A few of these can help us exercise our own faith better

A good way to understand your own faith more is to experience another faith a little. We can all get stale or staid in our faith if we only reinforce it by associating with our own faith-kind and don’t expose ourselves to differences.

All faiths are not the same at root, as some blithely claim. They make different claims about God and have different aims. Those differences, however, mixed with what is common, can sharpen our perceptions of each other and bring our own convictions into sharper relief.

Reading about another religion, or talking to friends or neighbors or co-workers about what they believe and how they practice their faith, is a step. Two steps might be to explore things on their terms by visiting services or sharing in their faith rituals.

A baby step to begin might be to visit a different kind of church than the one you attend, even one within your denomination that has a different style or feel. You will end up asking yourself why your congregation works the way it does. A bigger stride would see a Protestant visiting a Catholic church, or vice versa. A larger leap still would be for Christians, Jews and Muslims to worship together or celebrate high holy days with one another.

Two experiences recently have gotten me thinking about my own Baptist Christian ways of being. First, I was part of an interfaith group that traveled to the Holy Land. Eighty Christians and Jews talked together, ate together and prayed together. Sharing a Shabbat meal and reflecting upon the meaning of it enriched my Christian understanding of Sabbath and of Holy Communion.

I also learned that Rabbinic Judaism was born out of the need to rethink the way Jews might conduct their lives without the Temple in Jerusalem after it was destroyed by the Romans in 70 CE. They determined that prayer, study and deeds of loving-kindness would govern the spiritual life. Baptists likewise emphasize the simplicity of a faith that includes the disciplines of prayer/worship, Bible study and service to the world.

Last month our church hosted friends from the Muslim community for an Iftar dinner during the month Ramadan. Iftar means “fast-breaking.” Muslims do not eat or drink during the daylight hours for the whole month, but they break the fast after sundown, often with friends, and sometimes with non-Muslim neighbors like us. Islam is built upon five pillars: the creed (confession that God is one and Muhammad is his prophet), the prayers (three or five times daily, depending upon the sect), almsgiving (charitable donations), fasting (especially during Ramadan) and pilgrimage (at least once in a lifetime to Muhammad’s birthplace of Mecca). Baptists do not fast as a rule the way other Christians, principally Catholic and Orthodox, do, mainly during Lent. Hearing Muslims’ witness to the spiritual power of fasting made me reconsider the value of the Christian practice.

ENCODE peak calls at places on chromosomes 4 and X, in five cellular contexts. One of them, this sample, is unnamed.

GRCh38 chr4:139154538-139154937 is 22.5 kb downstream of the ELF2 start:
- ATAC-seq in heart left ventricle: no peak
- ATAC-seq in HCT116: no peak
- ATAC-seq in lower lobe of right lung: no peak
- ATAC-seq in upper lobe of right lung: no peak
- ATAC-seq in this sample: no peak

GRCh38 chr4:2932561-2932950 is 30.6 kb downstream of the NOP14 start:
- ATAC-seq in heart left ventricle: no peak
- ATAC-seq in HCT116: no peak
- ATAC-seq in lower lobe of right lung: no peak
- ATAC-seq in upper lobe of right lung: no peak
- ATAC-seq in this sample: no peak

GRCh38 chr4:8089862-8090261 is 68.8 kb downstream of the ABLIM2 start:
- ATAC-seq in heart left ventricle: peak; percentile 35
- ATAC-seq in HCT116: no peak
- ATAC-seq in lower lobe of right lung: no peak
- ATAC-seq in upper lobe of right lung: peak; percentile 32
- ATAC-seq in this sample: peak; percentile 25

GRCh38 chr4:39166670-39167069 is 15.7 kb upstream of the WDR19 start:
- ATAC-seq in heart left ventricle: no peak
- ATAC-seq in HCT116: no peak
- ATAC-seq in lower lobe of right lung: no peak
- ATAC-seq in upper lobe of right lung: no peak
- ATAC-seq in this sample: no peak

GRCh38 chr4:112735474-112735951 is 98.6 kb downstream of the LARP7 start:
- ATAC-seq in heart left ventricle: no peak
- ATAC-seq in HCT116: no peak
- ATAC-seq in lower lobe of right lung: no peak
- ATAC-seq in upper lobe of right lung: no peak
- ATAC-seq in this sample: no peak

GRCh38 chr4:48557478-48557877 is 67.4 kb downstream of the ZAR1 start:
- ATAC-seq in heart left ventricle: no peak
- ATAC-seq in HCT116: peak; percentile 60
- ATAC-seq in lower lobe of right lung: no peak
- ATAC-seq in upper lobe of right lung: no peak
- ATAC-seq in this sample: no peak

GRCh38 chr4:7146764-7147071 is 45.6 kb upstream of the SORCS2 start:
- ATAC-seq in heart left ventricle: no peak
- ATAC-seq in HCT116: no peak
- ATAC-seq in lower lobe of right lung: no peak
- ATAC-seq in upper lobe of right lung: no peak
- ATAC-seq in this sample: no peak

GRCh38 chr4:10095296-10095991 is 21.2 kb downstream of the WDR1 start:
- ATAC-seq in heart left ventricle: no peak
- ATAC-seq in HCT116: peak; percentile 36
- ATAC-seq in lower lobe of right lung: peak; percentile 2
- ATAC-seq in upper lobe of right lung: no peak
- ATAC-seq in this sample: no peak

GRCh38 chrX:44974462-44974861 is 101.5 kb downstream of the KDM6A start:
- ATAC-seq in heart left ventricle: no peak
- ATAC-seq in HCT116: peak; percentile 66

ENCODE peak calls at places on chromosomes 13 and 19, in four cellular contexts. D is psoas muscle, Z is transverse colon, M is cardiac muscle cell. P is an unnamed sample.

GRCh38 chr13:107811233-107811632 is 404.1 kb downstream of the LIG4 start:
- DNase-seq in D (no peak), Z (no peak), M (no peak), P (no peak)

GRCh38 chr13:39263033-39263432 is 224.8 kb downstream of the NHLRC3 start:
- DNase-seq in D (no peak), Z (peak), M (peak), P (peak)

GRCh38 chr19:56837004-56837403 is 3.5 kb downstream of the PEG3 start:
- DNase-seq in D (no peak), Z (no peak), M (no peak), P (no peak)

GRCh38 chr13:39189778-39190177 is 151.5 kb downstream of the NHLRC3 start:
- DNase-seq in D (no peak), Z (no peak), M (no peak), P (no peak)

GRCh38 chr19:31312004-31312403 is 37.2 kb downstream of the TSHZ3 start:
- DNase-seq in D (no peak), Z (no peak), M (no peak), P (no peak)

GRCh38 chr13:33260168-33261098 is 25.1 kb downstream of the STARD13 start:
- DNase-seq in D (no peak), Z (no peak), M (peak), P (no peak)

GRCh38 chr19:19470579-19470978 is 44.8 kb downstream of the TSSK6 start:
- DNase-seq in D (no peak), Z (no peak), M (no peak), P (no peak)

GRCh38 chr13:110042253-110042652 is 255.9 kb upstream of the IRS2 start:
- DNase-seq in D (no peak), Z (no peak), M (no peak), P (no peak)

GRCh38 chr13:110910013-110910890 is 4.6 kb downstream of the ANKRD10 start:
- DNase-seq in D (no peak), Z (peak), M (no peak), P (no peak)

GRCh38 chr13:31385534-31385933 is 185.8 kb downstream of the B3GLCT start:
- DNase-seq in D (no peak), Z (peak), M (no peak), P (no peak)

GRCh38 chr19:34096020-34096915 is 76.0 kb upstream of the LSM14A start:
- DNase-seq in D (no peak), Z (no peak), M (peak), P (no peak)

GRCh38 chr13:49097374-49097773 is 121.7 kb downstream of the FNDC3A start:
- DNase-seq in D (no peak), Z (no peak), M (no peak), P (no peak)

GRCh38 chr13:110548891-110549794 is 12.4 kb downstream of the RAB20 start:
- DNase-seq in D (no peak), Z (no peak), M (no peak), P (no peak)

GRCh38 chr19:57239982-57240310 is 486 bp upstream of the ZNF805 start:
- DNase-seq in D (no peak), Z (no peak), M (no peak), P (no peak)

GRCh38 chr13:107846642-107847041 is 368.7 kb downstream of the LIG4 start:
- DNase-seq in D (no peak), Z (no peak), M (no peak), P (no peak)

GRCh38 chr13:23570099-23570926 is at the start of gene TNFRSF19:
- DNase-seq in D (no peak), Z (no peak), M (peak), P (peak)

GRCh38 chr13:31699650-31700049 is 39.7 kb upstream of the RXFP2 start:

Every religion touches the head, the heart and the hands. Believing, belonging and behaving are all part of a well-balanced faith.

Differences among religions and within religions can be analyzed by differences in how we think about God (head), how we experience God (heart), and how we respond to God by our daily deeds (hands). How devotees of a religion or a denomination or a church approach these three dimensions of the spiritual life tips us off to who they are, and in turn it turns a mirror on who we are.

Most Baptists start with the heart, and then we move swiftly to the hands and slowly to the head. We believe belief is first experience, then a lifestyle of good works, and finally reflections on it. We would profit by working harder to get to the head quicker. We might admit that experience with God grows out of spiritual practices more often than leading them.

What might you learn about your faith by a little faith stretching exercise?

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